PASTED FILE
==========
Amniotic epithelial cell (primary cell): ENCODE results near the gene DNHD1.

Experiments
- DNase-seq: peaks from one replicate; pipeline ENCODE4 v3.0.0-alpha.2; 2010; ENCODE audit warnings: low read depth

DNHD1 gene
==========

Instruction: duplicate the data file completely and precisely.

Amniotic epithelial cell (primary cell): ENCODE results near the gene DNHD1.

Experiments
- DNase-seq: peaks from one replicate; pipeline ENCODE4 v3.0.0-alpha.2; 2010; ENCODE audit warnings: low read depth

DNHD1 gene